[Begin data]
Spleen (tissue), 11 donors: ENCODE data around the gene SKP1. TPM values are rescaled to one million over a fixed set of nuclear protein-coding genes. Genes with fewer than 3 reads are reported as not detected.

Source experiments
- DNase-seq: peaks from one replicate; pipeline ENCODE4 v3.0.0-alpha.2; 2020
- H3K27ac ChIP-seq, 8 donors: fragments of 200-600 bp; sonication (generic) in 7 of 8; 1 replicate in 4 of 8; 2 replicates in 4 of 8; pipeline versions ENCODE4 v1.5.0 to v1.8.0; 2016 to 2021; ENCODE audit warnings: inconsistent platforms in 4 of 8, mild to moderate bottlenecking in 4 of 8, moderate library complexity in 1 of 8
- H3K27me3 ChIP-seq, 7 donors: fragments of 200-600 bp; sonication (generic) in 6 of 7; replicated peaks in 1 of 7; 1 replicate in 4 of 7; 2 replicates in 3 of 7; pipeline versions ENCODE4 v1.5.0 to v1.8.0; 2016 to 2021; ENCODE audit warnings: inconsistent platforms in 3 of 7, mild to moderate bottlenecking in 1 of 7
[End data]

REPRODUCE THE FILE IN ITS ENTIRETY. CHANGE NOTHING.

Spleen (tissue), 11 donors: ENCODE data around the gene SKP1. TPM values are rescaled to one million over a fixed set of nuclear protein-coding genes. Genes with fewer than 3 reads are reported as not detected.

Source experiments
- DNase-seq: peaks from one replicate; pipeline ENCODE4 v3.0.0-alpha.2; 2020
- H3K27ac ChIP-seq, 8 donors: fragments of 200-600 bp; sonication (generic) in 7 of 8; 1 replicate in 4 of 8; 2 replicates in 4 of 8; pipeline versions ENCODE4 v1.5.0 to v1.8.0; 2016 to 2021; ENCODE audit warnings: inconsistent platforms in 4 of 8, mild to moderate bottlenecking in 4 of 8, moderate library complexity in 1 of 8
- H3K27me3 ChIP-seq, 7 donors: fragments of 200-600 bp; sonication (generic) in 6 of 7; replicated peaks in 1 of 7; 1 replicate in 4 of 7; 2 replicates in 3 of 7; pipeline versions ENCODE4 v1.5.0 to v1.8.0; 2016 to 2021; ENCODE audit warnings: inconsistent platforms in 3 of 7, mild to moderate bottlenecking in 1 of 7